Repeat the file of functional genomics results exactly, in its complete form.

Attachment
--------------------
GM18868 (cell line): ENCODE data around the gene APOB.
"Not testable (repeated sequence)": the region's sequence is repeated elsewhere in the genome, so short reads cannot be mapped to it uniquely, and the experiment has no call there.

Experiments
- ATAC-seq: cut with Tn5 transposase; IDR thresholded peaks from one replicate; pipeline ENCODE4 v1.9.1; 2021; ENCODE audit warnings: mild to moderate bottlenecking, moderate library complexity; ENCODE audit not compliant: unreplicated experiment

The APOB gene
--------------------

GM18868 (cell line): ENCODE data around the gene APOB.
"Not testable (repeated sequence)": the region's sequence is repeated elsewhere in the genome, so short reads cannot be mapped to it uniquely, and the experiment has no call there.

Experiments
- ATAC-seq: cut with Tn5 transposase; IDR thresholded peaks from one replicate; pipeline ENCODE4 v1.9.1; 2021; ENCODE audit warnings: mild to moderate bottlenecking, moderate library complexity; ENCODE audit not compliant: unreplicated experiment

The APOB gene